For the most part, it has been a mild winter. So mild that back in early February some of the Washington, D.C. cherry trees made a premature effort at blooming! Yes, that was early and thankfully they didn’t do more than make a tentative start.
The current forecast is for full bloom on March 27, but I don’t think they will hold out until then. Why? Well, wildflowers are already blooming in the lower elevations of the Smoky Mountains.
All you have to do is take a quick look at the current pollen count map for the US and you can see that counts are already on the rise. That means it is time to think about products for seasonal allergies before allergy season is in full bloom
The pollen season starts with trees, then moves to grasses, and ends with ragweeds. If the trees in your area haven’t started producing pollen yet, they will be doing it soon.
We get lots of questions on how people can cope with their seasonal allergies when you can’t control their outside environment. It is true you can’t control what blows in the wind, but you can control what is in your yard.
For example, I have way too many palm trees in my yard. Palm pollen gives me fits. I am not about to remove all of my trees. But what I can do is remove the pollen-producing pods before they open (well actually I have either my husband or a tree trimmer do it!)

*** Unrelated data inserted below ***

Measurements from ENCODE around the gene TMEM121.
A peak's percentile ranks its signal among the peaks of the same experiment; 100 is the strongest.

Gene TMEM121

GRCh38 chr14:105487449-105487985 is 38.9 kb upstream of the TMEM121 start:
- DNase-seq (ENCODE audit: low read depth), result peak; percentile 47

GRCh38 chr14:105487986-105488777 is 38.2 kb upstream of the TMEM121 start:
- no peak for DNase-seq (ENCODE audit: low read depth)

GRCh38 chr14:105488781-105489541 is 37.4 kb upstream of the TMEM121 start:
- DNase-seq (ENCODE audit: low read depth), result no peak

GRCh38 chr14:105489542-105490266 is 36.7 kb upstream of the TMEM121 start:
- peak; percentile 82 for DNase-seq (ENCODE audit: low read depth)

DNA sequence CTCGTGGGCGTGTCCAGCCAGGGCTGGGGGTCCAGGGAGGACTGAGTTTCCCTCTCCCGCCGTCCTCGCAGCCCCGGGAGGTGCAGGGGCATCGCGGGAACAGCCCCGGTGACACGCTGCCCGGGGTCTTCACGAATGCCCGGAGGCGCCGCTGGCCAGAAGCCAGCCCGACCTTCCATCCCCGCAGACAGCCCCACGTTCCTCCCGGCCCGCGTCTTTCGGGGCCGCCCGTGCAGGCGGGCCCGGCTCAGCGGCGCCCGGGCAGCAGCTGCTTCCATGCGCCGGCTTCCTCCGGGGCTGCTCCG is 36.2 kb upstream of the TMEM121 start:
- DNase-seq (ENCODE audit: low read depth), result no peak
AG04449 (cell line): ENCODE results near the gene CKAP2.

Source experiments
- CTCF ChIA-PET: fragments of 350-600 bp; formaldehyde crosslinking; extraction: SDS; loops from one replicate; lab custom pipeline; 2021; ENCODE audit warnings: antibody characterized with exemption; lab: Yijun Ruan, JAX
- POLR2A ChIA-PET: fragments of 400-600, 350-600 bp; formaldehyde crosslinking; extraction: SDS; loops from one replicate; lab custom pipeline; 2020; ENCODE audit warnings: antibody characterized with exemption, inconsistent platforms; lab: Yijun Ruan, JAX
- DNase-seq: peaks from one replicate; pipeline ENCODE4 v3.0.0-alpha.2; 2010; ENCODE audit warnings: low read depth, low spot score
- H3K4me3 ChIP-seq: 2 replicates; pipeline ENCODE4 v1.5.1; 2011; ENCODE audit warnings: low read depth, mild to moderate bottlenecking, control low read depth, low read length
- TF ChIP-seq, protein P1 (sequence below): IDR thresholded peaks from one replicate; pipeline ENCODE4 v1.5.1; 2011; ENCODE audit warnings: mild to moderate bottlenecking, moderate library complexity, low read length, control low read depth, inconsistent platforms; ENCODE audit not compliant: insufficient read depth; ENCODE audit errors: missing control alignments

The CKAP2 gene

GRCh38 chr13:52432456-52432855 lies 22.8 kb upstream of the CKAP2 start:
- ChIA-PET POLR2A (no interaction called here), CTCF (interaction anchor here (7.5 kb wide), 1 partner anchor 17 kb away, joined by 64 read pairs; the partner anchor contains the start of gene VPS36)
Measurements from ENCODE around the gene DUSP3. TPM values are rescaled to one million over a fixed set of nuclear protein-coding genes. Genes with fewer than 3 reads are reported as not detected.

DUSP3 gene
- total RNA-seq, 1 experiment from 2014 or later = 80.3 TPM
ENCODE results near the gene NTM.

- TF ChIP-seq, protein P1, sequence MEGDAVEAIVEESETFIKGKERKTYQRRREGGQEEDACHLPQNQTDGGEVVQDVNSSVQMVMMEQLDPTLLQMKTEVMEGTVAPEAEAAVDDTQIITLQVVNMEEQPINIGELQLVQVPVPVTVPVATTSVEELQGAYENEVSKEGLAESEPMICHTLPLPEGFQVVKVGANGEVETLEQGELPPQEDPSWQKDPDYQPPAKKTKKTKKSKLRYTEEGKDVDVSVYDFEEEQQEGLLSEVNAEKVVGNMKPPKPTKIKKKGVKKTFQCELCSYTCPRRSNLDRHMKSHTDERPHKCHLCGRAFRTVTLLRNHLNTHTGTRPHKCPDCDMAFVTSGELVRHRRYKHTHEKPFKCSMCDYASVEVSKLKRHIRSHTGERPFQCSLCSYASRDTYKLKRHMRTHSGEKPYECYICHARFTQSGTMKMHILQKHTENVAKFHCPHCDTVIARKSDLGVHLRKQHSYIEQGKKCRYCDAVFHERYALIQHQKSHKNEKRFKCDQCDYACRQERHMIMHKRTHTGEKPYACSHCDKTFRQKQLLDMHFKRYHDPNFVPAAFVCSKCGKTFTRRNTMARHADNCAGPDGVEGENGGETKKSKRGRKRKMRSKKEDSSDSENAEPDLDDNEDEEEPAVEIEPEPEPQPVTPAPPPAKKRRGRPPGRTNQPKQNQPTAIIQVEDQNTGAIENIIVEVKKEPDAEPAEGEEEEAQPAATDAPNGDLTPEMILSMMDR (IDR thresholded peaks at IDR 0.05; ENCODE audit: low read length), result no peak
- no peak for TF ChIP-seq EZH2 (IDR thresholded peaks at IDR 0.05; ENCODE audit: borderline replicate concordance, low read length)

This is a great strategy for palm trees, but what about oaks and pines? They don’t actually produce pollen in the same way. Well, the good news for pine pollen is that it is so sappy and heavy it doesn’t get blown about much in the wind.
It does tend to fall straight down. So, avoid parking your car under pine trees to reduce the amount of pollen you catch.
If you need to wash down patio furniture (or your car!) because of the pine pollen that has been collected, be sure to wear a protective mask (like the Q-Mask) and gloves.
Because oak pollen is easily carried in the wind, it is much harder to avoid. However, if you have oak trees in your yard, you already know that pollen can coat everything. Use the same precautions as above for cleaning off pine pollen.
Knowing your local pollen counts is key. Many newspapers print counts on the same page as the weather map. You can also download a mobile application from Pollen.Com if you want pollen counts on the go.
If you must be outside on high pollen count days, take care not to spread the pollen in your house. So many people don’t realize that they collect pollen in their clothes and hair when they are outside on high pollen count days.
So, when you come inside, go straight to the bathroom and change clothes. It is better to change in a room with hard surfaces (like a bathroom) than in fiber surfaces (like a bedroom). That is because these hard surfaces are so much easier to clean.
Speaking of cleaning, make sure you wash your pollen-laden clothes with Alkaline Lab’s Allergen Wash. It will remove soil and take care of the proteins in the pollen. Regular detergent doesn’t work on those proteins.
Don’t let seasonal allergies stop you when there are allergy control products to help.
The Allergy Store